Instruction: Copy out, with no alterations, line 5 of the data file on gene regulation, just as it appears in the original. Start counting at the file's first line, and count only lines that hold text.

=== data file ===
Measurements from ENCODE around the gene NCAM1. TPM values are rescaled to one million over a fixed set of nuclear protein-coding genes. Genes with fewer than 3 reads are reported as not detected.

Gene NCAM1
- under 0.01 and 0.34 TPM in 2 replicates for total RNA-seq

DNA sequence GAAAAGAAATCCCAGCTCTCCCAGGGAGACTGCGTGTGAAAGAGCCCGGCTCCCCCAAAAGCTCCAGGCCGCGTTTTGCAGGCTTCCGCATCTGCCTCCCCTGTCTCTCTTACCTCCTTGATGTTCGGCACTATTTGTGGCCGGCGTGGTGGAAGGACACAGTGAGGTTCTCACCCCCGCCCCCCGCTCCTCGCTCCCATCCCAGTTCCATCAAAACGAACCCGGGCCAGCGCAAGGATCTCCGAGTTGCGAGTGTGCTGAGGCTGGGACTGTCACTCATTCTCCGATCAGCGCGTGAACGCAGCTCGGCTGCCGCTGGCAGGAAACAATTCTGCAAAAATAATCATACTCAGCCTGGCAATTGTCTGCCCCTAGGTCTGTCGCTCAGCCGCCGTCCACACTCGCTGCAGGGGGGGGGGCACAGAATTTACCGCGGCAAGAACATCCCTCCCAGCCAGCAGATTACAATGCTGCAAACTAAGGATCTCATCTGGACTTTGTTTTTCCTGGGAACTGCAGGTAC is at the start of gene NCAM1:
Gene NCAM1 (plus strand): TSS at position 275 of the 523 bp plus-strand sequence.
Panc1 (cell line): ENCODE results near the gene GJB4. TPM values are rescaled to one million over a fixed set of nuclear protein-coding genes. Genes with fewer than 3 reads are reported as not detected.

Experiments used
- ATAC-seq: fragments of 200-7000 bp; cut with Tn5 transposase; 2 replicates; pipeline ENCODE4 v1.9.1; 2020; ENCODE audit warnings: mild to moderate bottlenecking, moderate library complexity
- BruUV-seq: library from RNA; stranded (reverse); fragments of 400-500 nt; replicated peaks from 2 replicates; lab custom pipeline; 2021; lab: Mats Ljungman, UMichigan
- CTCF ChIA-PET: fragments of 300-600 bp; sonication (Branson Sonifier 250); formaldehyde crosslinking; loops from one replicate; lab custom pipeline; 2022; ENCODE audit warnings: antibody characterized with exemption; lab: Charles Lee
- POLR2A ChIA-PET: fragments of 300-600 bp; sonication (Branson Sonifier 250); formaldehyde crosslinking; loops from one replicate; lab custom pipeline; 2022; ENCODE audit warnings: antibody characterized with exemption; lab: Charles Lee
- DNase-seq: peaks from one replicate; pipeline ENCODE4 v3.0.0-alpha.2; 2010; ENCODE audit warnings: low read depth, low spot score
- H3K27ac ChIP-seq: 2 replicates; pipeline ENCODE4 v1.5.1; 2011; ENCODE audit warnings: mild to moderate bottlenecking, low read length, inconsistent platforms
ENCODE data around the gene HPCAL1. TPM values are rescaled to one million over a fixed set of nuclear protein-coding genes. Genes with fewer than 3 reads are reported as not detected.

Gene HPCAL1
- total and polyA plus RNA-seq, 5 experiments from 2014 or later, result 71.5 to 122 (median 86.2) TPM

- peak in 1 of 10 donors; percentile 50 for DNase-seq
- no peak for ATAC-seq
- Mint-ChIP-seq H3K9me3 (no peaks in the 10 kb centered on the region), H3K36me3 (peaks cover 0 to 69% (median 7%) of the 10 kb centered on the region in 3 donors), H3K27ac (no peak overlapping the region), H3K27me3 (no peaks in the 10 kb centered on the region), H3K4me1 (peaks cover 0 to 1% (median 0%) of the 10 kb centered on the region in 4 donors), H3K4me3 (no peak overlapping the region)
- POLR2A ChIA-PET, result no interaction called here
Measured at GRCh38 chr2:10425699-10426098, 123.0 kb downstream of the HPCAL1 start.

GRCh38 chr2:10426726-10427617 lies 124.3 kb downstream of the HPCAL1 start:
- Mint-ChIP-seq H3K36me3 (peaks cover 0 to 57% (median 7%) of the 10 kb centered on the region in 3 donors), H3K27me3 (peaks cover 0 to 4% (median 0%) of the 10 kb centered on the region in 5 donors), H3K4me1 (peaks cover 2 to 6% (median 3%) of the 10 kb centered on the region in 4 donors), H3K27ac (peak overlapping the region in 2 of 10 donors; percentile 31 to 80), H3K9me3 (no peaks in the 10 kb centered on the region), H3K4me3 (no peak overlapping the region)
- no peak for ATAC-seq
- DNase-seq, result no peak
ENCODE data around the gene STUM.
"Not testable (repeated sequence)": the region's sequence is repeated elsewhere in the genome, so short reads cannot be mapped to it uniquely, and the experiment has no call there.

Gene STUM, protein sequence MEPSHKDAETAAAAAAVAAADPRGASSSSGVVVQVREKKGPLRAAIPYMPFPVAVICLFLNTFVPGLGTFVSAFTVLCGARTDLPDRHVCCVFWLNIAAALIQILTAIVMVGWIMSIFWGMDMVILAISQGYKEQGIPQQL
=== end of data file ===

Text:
Gene NCAM1 (plus strand): TSS at position 275 of the 523 bp plus-strand sequence.